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Although, now I think about it…

Around him, there’s an equal mixture of the cursed and the blessed.  Far and away the most interesting character is Robert Buckalew, who knew Stover’s grandfather and may or may not have a hand in the calamities that befall him, almost permanently shrouded in various mysteries around his age, his dealings with various antagonists, and the early nebulous threat of being exposed by “a single word”.  As a second-string story, I actually think the Buckalew Conundrum is pretty tip-top; once the revelations of the impossible murder are settled, the resolution of who Buckalew is, where his loyalties lie, and how and why he acted in the way he did is honestly probably brilliant.  Mad, but brilliant.  If any other character comes out of this as well-rounded as Buckalew, I failed to notice.

And what of the Martians?  For a story set on Mars we see very little of them, but Wellman does a very interesting thing in the presentation of their speech (which I at first thought was a typo) that a canny way of communicating their differentness without constantly having to make references to physical appearance, attitude, or cultural back-story.  This fits in very well with his general asceticness of style, with everything conveyed in a terse and propulsive manner and only the occasional diversion into a moment of atmospheric phrasing or a lingering pass at environmental description.  It’s essentially Roman Polanski’s Chinatown (1974) — in that we have a nightclub, some apartments, a desert, a police station, and a story about water — with hovering cars and clunky robots, but the fact that Wellman isn’t trying to convey some deeper message about society helps: he’s free to just get on with his story.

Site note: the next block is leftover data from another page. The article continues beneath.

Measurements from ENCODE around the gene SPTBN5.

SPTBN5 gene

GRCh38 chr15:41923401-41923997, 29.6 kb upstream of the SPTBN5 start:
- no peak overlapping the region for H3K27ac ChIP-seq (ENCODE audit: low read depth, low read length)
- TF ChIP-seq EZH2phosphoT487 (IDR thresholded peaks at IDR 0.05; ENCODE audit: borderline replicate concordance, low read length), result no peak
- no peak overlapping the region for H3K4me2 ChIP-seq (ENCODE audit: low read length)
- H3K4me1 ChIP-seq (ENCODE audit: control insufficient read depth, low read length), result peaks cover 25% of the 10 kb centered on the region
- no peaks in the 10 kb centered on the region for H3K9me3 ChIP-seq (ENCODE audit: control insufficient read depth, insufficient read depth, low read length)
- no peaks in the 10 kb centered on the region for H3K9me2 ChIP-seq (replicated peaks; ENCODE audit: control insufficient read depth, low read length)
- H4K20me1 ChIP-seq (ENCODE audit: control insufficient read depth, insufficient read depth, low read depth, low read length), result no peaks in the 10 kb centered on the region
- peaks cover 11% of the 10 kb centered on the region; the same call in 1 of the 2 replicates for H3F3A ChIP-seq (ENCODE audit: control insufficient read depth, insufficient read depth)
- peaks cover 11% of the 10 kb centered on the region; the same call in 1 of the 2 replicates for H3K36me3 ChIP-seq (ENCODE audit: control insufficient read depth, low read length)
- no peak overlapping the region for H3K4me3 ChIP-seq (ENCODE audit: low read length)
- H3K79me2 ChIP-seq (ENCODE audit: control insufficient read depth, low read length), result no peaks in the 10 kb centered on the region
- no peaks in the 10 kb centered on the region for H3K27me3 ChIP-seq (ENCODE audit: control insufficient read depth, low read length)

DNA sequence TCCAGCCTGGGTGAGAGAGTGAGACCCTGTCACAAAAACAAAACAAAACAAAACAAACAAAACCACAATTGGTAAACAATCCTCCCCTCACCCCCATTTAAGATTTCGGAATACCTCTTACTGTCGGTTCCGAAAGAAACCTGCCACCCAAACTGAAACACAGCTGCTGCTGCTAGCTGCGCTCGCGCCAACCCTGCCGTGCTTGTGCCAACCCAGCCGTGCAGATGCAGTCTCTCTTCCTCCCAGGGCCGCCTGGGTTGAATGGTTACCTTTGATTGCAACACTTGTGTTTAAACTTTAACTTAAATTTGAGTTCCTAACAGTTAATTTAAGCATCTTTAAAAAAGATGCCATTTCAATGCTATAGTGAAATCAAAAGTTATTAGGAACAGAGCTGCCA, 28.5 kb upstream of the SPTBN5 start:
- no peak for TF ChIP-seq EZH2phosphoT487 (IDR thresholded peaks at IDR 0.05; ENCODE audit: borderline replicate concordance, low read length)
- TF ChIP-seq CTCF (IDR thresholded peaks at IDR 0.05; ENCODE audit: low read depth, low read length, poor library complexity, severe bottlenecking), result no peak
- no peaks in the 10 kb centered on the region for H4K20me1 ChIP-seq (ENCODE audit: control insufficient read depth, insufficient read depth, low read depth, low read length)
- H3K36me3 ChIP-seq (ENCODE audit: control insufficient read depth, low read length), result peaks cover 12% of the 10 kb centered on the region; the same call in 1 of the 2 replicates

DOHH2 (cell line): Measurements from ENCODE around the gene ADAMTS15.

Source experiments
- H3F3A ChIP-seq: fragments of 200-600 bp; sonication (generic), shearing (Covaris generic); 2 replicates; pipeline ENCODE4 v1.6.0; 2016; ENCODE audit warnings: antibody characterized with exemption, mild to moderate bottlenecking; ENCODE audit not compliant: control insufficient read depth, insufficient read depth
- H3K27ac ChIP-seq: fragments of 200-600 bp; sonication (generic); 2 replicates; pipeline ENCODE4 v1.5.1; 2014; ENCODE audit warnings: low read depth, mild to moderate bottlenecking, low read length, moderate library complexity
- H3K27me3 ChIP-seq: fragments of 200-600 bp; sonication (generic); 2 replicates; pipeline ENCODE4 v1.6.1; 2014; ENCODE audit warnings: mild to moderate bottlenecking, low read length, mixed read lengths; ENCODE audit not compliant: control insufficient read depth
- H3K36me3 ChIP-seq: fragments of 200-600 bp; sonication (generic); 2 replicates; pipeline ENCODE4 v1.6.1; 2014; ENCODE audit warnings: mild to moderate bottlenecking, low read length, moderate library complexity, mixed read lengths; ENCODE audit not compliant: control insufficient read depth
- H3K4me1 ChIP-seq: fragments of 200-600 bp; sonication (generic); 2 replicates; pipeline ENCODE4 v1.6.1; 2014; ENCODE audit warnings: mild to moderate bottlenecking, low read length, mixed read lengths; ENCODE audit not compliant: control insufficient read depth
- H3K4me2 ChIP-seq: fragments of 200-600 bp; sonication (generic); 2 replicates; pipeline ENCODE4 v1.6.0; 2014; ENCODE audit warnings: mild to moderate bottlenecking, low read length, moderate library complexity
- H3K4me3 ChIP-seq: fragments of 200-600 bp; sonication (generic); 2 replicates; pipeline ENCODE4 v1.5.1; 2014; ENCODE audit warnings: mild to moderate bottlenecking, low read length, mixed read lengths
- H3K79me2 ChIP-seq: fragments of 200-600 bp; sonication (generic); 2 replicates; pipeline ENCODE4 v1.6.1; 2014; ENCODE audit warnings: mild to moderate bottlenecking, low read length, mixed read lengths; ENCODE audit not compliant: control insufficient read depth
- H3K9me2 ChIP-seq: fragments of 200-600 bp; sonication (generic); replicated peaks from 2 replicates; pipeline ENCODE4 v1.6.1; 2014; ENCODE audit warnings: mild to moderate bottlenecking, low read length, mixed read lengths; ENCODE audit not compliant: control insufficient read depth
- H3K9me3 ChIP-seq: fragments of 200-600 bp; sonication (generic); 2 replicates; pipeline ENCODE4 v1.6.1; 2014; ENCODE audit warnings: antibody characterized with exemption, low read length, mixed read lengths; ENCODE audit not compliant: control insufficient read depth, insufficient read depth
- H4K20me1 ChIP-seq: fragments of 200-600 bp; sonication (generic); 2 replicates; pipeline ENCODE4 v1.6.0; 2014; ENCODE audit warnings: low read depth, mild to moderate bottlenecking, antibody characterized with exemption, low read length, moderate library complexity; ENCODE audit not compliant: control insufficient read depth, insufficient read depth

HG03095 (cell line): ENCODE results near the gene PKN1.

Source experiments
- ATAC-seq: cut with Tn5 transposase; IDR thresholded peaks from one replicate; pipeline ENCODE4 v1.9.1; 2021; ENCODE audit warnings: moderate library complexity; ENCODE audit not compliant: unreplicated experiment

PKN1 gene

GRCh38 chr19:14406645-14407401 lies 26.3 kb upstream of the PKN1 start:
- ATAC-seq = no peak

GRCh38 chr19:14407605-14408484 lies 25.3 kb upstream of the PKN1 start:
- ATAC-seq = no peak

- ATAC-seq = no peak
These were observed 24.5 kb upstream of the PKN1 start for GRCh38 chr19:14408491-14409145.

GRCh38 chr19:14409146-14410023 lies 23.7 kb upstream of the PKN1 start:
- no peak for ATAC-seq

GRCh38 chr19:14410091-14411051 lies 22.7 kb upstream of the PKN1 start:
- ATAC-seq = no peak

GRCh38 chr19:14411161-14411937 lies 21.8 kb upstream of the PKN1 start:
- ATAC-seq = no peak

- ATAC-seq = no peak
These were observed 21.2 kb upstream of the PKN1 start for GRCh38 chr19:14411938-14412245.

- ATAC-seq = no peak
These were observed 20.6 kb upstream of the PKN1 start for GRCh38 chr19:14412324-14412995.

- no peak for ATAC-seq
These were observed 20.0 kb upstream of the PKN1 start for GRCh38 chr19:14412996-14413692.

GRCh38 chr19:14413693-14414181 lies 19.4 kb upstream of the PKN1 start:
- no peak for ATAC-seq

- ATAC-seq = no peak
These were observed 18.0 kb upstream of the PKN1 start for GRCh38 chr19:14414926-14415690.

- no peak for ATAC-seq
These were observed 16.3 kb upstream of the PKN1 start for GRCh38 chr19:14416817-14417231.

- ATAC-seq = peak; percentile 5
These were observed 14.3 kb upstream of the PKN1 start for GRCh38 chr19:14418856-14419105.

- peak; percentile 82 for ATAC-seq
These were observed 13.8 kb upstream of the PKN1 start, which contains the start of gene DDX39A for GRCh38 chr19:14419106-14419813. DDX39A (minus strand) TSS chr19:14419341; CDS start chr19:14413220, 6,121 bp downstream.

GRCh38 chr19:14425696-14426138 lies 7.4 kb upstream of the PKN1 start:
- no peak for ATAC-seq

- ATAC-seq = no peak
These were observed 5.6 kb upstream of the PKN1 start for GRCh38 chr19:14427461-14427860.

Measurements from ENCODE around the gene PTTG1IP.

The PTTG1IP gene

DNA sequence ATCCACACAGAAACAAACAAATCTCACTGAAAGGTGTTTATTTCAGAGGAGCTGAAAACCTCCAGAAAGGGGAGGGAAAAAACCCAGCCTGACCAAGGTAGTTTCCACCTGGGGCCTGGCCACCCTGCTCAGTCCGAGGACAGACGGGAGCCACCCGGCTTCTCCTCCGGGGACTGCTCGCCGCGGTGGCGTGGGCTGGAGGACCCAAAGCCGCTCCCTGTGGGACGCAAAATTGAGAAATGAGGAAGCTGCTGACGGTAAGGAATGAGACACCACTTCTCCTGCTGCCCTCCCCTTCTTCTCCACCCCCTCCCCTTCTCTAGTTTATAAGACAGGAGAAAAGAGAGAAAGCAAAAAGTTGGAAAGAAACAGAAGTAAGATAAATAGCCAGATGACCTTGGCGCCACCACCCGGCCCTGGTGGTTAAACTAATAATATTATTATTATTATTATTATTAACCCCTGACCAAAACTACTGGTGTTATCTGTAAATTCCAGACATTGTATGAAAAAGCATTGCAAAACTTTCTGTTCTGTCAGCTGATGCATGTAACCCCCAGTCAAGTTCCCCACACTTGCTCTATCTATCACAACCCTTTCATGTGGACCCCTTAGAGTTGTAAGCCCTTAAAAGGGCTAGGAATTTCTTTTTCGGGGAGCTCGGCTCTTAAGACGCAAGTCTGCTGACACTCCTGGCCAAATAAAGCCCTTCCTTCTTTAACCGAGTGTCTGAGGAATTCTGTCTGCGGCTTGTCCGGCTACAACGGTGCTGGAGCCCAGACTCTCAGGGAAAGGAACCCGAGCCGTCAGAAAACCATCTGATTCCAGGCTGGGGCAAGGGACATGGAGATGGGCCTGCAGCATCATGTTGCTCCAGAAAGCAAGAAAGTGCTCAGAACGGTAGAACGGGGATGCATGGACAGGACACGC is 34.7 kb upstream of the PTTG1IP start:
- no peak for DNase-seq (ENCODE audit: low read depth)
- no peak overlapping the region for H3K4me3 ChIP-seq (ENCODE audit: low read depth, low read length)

But for something that could so easily have been set in a contemporary Earth city, there must be a reason for the SF trappings if it’s not some thinly-veiled allegory.  And that comes about from the impossible murder.  In his review at Beneath the Stains of Time, TomCat says that “the method for the locked room explosion deserves a nod of acknowledgment, because it’s clever and reasonably well clued,” and this is what I can’t decide.  The clewing is, to my mind, the bare minimum required, with mention of something that — if you know the world — you might start to put together, but I see no reason why we, the reader, should have any idea that what’s done is even possible in this reality.  But it’s certainly very…novel, even if a huge amount of convenience (not to mention speedy work!) would be required for this to happen as successfully as it does as repeatedly as it does.

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Proof-reader fail…